The big classic spirits categories become more international every year as the art and skill of distilling reaches all parts of the world. The London Spirits Competition has become a great test bed to see which distillers, producers and brand owners are making the best spirits in their country. Here we shine the light on the highest scoring spirit in each main spirit producing country.
Taking part in a global wine competition is a chance to benchmark your wines against the best wines being made around the world. But it is also a chance to see how you are doing in your own back yard, which is why winning the best wine from your country is one of the most sought after accolades in the London Wine Competition. Here’s the top rated wines from Australia to Georgia.
Michael Palij MW has been like a caged tiger for the last year chomping at the bit to get out and visit the producers across Europe that have grown to become personal friends during their time working together through Winetraders, the wine importer and distribution business he set up in 1997. The company is most associated with Italy, and Palij is widely respected as a leading voice on the country’s wine, but, as he explains to Richard Siddle, Winetraders is now taking its footprint around the world.
Clairin is the fifth-fastest trending rum brand in the world and yet it has only just recently been put into a bottle. Made for centuries in Haiti with traditions and techniques passed down from generation to generation it is a handcrafted, artisanal, small-batch spirit that embodies the local terroir and rural communities that produce it. Like Mescal was in the 1990s, Clairin is both very old and very new. As Spirit of Haiti releases its sixth in a series, Clairin Sonson, Peter Dean has an audience with Daniele Biondi, a spirits explorer, and the man responsible for bringing this ‘jewel’ away from its Caribbean home.
We have become used over the last year to have just about anything delivered to our doors. But a carefully crafted classic cocktail made by a top Italian mixologist? Well, why not thanks to the team behind NIO Cocktails that are not only pushing premium drinks through our letter box but have come up with unique packaging that makes it possible. Richard Siddle finds out how from founder Luca Quagliano
Often neglected because of Furmint, its more famous parent, Hárslevelű is due its ‘time in the sun’, argues Hungarian wine world expert Caroline Gilby MW. Hárslevelű is blended into acidic Furmint to build the mid-palate, making the wine longer and deeper, but curiously the other way round and just a small percentage of Furmint will overwhelm Hárslevelű’s unique varietal character. Tokaj’s high percentage of women winemakers are also playing a strong part in building back Hárslevelű’s reputation and are responsible for many of the grape’s most exciting interpretations.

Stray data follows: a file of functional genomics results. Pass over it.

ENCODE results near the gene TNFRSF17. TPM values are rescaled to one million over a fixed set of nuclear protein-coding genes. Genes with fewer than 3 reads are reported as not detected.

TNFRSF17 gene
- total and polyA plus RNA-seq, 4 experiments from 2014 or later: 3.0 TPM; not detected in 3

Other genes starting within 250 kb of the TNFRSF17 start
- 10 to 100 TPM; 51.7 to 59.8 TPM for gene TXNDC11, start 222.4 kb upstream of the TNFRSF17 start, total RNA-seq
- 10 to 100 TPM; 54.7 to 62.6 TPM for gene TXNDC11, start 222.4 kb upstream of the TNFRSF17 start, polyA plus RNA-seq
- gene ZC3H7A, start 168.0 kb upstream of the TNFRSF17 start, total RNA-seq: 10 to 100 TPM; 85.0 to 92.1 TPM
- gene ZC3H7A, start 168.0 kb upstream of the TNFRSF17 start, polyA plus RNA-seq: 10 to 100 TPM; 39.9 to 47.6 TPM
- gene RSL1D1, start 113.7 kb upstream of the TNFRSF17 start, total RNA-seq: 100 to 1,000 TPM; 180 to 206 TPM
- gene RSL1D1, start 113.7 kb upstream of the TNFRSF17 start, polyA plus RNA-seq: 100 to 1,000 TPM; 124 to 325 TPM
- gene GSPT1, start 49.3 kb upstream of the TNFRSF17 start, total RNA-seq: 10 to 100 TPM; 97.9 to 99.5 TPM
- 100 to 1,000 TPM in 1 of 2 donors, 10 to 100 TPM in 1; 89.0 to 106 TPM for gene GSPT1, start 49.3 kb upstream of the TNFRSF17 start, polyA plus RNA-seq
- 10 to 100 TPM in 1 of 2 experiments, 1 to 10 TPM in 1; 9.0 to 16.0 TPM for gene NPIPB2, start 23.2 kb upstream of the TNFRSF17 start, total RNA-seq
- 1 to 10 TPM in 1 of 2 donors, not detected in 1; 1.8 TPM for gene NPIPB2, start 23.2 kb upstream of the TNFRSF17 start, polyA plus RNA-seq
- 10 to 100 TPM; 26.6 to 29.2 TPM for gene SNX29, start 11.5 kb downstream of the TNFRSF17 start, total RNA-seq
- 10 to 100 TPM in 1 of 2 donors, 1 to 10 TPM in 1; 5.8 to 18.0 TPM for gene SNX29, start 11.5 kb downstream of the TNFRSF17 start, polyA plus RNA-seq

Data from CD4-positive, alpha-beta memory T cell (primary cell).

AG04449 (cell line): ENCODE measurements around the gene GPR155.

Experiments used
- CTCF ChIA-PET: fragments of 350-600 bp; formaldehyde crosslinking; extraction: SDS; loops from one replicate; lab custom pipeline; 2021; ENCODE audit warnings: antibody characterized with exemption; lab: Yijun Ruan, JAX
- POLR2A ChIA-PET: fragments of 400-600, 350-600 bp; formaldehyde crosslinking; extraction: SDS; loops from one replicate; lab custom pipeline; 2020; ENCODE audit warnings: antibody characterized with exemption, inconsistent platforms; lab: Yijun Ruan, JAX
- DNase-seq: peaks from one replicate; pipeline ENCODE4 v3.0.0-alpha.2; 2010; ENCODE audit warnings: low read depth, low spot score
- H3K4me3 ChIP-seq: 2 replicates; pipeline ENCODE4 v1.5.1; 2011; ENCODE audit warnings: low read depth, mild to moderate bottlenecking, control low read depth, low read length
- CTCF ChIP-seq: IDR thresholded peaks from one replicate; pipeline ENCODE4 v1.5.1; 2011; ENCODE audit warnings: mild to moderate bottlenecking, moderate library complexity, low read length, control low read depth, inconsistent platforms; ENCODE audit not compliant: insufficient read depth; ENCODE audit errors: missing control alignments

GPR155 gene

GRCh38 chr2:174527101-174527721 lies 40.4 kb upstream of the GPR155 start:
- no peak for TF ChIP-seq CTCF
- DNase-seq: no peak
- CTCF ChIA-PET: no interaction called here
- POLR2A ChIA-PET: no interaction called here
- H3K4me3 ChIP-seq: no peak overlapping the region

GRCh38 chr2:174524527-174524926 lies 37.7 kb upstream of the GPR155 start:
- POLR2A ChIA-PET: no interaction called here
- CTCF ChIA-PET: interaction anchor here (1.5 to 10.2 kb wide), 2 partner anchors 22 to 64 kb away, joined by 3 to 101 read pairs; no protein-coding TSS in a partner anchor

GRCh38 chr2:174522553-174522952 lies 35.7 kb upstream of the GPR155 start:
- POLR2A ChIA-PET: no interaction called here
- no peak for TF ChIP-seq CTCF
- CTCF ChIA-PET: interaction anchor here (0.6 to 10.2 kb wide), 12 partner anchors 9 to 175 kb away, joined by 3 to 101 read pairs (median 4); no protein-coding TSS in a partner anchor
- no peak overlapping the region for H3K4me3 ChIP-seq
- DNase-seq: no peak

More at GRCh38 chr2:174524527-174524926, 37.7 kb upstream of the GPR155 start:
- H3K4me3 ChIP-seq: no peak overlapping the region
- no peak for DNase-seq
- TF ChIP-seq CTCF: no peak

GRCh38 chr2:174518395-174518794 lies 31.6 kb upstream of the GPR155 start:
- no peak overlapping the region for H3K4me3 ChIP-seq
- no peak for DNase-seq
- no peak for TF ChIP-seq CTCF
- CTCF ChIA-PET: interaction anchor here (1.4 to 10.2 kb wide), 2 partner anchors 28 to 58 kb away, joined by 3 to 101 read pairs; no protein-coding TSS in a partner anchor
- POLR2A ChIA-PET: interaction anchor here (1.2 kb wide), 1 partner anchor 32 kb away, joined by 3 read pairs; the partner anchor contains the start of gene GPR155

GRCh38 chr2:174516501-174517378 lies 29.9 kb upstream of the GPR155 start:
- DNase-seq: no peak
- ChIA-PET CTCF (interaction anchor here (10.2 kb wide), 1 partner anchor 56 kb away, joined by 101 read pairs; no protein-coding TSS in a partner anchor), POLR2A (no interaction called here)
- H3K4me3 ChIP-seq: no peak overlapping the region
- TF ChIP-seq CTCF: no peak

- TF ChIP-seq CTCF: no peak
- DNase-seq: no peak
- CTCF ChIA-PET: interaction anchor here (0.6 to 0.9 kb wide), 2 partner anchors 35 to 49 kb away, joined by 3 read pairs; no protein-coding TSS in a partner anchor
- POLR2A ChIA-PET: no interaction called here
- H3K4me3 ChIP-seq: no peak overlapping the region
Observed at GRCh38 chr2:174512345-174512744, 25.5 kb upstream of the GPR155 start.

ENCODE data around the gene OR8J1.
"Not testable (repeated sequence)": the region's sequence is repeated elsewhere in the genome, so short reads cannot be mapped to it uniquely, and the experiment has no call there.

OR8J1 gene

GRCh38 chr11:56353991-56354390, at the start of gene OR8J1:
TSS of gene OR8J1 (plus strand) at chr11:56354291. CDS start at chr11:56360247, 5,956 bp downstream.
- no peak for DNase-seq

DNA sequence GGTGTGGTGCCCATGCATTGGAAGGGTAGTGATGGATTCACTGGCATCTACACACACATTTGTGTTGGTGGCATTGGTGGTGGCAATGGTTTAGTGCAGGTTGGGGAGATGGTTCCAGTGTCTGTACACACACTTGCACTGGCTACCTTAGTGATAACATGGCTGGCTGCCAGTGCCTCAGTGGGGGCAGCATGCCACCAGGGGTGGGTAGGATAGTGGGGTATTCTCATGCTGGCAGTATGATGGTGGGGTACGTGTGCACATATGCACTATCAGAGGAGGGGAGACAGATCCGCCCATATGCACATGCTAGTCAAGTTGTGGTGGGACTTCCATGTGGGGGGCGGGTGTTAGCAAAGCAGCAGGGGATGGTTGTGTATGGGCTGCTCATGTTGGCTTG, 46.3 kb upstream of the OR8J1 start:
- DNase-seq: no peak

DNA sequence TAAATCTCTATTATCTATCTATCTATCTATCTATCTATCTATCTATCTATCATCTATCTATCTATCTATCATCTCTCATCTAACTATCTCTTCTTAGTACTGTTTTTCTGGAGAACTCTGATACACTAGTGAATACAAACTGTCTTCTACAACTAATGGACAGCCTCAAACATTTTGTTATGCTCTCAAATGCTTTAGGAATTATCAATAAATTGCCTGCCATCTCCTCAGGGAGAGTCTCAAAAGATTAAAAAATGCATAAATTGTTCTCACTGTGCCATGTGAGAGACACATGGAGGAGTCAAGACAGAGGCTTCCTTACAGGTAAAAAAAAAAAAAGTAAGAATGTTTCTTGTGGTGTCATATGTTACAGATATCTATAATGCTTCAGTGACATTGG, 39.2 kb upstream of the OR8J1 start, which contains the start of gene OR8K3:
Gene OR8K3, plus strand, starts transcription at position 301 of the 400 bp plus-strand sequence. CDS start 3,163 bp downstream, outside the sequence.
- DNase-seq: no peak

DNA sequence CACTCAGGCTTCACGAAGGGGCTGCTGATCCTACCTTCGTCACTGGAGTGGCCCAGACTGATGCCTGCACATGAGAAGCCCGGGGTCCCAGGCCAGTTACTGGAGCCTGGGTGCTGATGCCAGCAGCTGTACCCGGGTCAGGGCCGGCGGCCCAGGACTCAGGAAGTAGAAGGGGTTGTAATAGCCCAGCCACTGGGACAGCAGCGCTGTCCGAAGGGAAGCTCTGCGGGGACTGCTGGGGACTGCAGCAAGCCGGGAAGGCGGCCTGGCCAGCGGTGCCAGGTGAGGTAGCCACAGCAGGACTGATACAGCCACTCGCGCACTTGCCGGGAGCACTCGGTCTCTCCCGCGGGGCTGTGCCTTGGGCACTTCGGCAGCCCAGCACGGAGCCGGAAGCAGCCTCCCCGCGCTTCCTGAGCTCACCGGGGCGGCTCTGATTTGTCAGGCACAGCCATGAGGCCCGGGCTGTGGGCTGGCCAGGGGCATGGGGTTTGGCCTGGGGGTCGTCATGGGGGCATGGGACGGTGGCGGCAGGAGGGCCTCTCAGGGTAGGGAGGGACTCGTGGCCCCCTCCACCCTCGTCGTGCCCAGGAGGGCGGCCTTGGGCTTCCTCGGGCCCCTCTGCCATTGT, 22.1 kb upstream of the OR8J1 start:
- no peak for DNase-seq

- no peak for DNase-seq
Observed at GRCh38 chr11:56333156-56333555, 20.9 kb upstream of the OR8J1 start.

Australia, along with neighbouring New Zealand, have arguably been the most successful countries in the world in being able to control, contain and keep its borders as safe as it can from Covid-19. But it also means its people are effectively grounded for the short to medium term at least. Which means no Australian winemakers roaming the world telling their stories for months to come. Which is why Wine Australia has set up Connect, a new platform to essentially take its producers, its stories and its wines around the globe through a new 12 month digital platform. It’s as ambitious as it sounds as Richard Siddle finds out from Stuart Barclay, general marketing manager.
The Bordeaux 2020 en primeur campaign is underway and comparisons are already being drawn between 2018-20 and that other excellent trilogy of vintages 1988-90. Early indications are that it is a Right Bank year with Merlot, and the soils that dealt with fluctuating water tables, helping to produce the best wines. Here Corney & Barrow’s Bordeaux buyer Guy Seddon looks at the quality of the wines, the growing season, anticipates the pricing and gives a nice bit of insight into the psychology of the Bordelais.
As the UK’s on-trade starts to put the final lick of paint on its preparations of finally re-opening bars, restaurants, pubs and hotels inside next week, industry leaders have shared both their excitement at the demand there is amongst customers to enjoy a night in hospitality from next Monday, but also their fears that for many it will only be putting some Polyfilla on cracks that are too big to fix overnight. Richard Siddle reports on the last month’s London Wine Fair on-trade debate.
Once famed purely for its high-toned, nervy Riesling, the Finger Lakes region of New York State has been branching out. Although the region is small by international standards, its many micro-climates are facilitating experimentation with Grenache, Syrah and even Rkatsiteli. Justin Keay had an audience with Christopher Bates from Element Winery, Meaghan Frank from Dr Konstantin Frank Winery and Oskar Bynke from Hermann J Wiemer who showed Keay their Pinot Noir, Chardonnay and Gewürtztraminer respectively.